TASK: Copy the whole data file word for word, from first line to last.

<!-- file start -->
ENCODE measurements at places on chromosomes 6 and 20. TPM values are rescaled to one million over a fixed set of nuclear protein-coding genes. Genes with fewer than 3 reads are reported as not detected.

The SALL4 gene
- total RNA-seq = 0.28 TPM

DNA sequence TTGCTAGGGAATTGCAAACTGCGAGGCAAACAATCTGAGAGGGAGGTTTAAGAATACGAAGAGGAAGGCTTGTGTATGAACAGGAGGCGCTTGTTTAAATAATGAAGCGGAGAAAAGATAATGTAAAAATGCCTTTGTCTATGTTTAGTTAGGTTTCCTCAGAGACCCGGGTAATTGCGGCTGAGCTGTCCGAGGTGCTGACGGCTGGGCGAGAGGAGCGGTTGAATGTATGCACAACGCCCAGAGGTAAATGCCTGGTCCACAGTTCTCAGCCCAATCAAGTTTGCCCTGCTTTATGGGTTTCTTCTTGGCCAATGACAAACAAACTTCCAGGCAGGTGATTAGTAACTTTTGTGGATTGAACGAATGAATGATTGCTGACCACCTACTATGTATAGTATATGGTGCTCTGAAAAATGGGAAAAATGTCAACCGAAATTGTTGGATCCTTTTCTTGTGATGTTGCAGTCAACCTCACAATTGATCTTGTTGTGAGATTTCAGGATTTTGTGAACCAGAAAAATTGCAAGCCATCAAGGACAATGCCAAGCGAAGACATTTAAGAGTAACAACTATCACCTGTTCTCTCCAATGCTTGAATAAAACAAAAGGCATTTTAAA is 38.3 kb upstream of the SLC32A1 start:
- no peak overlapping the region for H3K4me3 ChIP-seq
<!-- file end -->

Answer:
ENCODE measurements at places on chromosomes 6 and 20. TPM values are rescaled to one million over a fixed set of nuclear protein-coding genes. Genes with fewer than 3 reads are reported as not detected.

The SALL4 gene
- total RNA-seq = 0.28 TPM

DNA sequence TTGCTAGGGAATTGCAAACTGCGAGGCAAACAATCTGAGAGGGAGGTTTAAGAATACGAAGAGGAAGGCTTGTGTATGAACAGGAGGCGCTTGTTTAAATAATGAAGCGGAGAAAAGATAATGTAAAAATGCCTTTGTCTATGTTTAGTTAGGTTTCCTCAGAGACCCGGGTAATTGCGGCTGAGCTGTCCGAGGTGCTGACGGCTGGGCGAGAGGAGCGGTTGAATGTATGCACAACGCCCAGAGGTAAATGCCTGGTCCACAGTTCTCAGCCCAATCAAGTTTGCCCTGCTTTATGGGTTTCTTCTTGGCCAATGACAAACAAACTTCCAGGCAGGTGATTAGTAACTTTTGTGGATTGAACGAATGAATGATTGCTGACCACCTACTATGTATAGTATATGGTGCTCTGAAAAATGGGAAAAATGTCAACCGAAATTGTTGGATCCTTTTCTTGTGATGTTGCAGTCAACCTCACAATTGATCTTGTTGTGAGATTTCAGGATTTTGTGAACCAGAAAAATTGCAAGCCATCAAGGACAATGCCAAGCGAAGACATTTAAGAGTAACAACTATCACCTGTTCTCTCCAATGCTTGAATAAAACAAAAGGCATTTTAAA is 38.3 kb upstream of the SLC32A1 start:
- no peak overlapping the region for H3K4me3 ChIP-seq